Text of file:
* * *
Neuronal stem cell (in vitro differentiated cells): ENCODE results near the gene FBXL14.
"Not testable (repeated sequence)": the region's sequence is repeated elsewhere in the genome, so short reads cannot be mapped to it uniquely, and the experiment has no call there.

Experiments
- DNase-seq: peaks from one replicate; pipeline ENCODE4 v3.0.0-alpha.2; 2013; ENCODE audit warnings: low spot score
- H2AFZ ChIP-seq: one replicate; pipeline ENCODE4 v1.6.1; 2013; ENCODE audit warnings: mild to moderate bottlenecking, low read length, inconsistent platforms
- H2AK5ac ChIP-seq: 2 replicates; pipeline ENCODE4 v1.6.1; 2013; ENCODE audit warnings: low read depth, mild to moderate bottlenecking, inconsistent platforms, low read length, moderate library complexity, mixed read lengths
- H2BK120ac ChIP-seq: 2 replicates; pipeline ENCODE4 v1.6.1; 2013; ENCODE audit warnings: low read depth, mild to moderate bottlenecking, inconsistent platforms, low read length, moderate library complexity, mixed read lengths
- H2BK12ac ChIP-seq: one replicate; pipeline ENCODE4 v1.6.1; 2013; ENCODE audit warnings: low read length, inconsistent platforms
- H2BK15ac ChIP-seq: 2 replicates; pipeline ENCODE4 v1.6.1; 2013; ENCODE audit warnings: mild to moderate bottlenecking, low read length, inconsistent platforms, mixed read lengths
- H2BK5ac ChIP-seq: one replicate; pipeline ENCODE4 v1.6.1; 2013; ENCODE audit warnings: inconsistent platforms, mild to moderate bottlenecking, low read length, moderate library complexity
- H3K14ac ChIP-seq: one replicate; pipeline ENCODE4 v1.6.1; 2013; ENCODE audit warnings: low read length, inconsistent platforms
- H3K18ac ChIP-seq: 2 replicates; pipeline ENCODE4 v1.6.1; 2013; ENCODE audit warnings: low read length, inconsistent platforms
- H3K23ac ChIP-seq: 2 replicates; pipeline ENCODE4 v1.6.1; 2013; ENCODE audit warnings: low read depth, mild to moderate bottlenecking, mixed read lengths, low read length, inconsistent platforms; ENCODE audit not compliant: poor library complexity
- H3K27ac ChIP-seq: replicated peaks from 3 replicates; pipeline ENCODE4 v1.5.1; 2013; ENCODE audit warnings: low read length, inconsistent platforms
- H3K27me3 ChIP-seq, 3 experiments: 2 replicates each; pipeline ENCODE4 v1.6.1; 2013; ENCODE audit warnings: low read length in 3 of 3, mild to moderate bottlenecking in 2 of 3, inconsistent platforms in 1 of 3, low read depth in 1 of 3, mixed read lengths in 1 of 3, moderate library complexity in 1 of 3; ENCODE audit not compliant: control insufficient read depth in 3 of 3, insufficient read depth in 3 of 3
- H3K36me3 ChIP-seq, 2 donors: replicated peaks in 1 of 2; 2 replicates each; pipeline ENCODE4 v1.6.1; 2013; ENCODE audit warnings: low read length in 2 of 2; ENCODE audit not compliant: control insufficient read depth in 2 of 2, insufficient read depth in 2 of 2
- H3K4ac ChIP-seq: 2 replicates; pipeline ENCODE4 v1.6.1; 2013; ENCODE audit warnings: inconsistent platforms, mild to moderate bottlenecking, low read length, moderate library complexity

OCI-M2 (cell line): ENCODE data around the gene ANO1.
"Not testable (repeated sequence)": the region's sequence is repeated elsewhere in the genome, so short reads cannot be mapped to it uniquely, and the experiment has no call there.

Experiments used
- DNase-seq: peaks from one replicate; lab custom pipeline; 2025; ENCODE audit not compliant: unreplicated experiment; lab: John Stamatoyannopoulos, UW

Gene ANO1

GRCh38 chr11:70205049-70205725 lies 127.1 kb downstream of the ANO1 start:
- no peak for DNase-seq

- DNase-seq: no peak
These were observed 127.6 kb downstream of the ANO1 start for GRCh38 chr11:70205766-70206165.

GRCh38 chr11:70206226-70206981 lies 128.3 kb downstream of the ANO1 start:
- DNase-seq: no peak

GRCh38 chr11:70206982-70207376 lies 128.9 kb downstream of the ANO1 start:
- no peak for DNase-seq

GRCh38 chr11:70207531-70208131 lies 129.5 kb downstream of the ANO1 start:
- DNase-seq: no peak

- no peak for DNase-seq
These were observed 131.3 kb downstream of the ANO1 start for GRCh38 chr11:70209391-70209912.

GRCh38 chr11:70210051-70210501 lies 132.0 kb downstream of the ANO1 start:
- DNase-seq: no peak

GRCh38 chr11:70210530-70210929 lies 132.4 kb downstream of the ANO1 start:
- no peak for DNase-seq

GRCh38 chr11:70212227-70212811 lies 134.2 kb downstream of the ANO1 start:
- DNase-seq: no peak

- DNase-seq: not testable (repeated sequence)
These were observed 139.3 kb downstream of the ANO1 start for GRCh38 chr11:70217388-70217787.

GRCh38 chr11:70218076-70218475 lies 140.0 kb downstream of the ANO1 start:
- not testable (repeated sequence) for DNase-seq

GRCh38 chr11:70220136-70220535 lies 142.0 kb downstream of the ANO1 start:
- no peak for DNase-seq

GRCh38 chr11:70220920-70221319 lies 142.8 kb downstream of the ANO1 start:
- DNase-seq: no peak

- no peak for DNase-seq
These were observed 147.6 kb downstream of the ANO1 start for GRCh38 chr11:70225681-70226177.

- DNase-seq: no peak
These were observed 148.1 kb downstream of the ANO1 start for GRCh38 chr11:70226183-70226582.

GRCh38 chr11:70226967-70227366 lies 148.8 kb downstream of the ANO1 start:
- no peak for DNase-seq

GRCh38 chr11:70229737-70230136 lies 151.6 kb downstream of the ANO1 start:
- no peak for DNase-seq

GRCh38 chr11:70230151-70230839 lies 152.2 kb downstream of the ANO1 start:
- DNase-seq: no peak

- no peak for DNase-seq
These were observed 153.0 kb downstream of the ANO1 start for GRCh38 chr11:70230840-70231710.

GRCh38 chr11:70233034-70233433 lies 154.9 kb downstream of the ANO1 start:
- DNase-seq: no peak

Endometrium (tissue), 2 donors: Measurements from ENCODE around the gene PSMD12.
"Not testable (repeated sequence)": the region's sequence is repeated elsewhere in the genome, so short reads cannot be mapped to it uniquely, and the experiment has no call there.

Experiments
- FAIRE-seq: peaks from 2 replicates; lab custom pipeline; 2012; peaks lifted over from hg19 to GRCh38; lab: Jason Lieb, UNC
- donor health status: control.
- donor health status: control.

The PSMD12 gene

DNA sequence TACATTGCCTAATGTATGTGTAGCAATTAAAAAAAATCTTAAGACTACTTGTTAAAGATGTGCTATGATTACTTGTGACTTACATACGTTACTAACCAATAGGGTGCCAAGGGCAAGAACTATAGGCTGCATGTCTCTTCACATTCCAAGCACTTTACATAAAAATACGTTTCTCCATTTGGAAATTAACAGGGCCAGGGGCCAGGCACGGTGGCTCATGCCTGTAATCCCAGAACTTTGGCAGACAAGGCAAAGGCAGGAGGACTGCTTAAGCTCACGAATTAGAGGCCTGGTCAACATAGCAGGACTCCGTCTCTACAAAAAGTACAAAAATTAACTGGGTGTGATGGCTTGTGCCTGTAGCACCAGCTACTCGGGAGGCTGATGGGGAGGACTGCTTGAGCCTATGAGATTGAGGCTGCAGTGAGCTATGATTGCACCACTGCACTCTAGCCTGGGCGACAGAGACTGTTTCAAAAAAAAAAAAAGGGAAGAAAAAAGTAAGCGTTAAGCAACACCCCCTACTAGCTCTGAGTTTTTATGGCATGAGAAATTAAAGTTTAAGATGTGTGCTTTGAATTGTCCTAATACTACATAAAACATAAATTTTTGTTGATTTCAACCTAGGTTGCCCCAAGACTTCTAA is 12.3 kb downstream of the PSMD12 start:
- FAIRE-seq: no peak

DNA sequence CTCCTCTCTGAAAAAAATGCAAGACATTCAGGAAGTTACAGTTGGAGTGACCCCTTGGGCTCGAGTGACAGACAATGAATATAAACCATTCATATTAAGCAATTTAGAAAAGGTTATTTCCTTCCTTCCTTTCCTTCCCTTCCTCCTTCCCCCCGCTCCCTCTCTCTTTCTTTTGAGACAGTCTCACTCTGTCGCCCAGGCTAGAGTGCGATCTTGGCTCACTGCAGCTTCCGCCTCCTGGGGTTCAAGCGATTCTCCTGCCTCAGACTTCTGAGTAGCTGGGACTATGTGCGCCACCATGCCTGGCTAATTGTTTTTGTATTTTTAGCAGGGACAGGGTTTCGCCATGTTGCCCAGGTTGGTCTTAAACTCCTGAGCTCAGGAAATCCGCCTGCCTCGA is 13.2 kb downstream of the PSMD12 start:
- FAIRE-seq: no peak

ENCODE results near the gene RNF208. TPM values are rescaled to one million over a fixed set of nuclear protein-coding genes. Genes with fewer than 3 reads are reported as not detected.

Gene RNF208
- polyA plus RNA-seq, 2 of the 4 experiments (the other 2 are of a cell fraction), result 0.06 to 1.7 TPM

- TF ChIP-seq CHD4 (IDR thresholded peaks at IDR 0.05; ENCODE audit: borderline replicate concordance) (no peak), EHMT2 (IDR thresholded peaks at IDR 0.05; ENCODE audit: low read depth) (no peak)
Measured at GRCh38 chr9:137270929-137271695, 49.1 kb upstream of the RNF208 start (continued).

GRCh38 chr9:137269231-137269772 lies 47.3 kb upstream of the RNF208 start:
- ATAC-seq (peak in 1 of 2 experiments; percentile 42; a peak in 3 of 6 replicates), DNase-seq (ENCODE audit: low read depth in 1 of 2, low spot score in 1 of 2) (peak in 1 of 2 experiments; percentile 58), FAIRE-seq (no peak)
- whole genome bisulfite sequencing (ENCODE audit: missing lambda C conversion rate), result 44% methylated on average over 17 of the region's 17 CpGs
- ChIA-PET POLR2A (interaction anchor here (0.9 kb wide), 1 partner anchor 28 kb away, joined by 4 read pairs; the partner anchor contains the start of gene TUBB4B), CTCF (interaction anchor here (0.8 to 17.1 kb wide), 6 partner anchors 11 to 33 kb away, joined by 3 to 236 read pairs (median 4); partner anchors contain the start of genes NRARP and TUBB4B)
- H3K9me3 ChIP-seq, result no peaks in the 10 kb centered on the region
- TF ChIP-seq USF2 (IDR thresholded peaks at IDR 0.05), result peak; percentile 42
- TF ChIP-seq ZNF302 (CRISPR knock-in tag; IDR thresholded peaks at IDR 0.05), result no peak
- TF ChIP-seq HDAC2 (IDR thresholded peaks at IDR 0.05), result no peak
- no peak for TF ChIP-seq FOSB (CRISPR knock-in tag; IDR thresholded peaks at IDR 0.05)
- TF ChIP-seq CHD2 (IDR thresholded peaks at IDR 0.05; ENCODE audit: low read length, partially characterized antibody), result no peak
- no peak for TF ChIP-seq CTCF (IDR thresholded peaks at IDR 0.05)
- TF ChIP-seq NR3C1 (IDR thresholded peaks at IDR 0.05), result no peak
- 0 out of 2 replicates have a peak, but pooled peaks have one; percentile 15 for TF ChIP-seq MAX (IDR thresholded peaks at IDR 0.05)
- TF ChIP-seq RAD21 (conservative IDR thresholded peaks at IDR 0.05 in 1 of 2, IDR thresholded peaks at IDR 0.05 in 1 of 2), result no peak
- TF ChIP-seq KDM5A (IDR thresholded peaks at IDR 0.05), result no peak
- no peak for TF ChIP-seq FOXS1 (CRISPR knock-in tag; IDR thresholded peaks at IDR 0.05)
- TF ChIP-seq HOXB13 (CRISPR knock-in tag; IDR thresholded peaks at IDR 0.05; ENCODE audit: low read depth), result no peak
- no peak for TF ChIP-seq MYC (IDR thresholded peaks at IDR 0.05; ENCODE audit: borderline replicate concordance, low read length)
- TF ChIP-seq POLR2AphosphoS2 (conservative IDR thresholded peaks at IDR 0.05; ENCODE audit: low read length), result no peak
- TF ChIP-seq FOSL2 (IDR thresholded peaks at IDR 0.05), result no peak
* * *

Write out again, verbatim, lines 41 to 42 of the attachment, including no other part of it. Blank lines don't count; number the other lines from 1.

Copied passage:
- DNase-seq: not testable (repeated sequence)
These were observed 139.3 kb downstream of the ANO1 start for GRCh38 chr11:70217388-70217787.